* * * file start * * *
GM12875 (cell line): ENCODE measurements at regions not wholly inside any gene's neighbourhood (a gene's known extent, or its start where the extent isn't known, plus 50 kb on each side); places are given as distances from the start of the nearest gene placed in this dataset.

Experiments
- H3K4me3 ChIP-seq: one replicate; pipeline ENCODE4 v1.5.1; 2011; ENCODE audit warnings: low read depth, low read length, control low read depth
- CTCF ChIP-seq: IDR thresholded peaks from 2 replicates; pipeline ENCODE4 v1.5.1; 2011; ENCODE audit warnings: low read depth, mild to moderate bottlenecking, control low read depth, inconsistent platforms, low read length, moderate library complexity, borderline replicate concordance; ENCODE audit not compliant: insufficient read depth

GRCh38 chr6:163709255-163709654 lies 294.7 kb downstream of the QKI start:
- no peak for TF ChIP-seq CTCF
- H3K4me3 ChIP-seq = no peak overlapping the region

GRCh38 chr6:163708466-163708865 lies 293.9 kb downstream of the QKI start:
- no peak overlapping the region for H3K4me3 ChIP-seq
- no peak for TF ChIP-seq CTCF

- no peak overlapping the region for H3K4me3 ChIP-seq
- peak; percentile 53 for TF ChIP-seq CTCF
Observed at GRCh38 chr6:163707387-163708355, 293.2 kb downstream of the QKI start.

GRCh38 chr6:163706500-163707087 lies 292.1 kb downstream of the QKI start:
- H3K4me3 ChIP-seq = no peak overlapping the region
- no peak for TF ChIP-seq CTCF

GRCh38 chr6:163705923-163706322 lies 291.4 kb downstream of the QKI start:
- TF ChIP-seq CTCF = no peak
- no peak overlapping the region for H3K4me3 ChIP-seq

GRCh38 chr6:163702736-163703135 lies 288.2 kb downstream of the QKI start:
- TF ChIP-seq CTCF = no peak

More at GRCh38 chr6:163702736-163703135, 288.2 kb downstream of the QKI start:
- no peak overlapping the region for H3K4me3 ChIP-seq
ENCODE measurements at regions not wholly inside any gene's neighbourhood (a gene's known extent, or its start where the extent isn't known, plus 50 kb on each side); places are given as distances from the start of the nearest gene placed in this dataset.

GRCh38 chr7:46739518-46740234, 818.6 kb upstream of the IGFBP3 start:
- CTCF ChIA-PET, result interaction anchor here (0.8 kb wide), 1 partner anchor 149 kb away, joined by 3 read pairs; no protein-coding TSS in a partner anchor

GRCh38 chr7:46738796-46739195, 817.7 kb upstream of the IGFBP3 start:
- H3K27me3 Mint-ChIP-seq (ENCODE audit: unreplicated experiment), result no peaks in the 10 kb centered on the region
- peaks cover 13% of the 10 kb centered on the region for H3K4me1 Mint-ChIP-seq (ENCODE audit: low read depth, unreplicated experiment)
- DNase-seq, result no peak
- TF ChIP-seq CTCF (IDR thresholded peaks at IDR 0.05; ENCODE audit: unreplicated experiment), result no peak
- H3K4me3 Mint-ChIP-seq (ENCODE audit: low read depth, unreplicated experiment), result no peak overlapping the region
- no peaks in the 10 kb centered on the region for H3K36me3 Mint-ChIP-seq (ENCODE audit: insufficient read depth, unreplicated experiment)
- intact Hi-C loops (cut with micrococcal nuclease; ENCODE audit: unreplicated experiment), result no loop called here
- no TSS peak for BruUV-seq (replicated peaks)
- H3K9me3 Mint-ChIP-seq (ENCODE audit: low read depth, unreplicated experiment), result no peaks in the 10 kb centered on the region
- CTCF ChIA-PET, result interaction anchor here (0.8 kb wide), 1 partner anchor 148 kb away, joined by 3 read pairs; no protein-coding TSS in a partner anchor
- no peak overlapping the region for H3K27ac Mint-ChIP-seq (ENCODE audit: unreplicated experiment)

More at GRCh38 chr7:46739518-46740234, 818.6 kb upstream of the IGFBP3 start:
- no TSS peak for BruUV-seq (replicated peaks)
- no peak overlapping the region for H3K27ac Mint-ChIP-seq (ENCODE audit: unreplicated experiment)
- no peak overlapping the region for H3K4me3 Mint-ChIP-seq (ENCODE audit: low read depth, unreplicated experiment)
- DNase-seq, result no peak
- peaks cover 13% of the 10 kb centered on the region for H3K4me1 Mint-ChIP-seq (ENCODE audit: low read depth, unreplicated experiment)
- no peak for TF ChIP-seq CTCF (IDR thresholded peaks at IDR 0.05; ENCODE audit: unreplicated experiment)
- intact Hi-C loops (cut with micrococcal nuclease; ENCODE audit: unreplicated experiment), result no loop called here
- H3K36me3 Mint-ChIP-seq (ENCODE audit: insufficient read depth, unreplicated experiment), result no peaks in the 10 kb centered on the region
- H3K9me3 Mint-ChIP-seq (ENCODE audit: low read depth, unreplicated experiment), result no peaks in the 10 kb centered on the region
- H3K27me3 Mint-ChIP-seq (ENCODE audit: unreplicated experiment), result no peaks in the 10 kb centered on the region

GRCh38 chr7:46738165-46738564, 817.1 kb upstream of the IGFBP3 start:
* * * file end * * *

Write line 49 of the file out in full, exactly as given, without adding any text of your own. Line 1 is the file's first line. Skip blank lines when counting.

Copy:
- H3K27me3 Mint-ChIP-seq (ENCODE audit: unreplicated experiment), result no peaks in the 10 kb centered on the region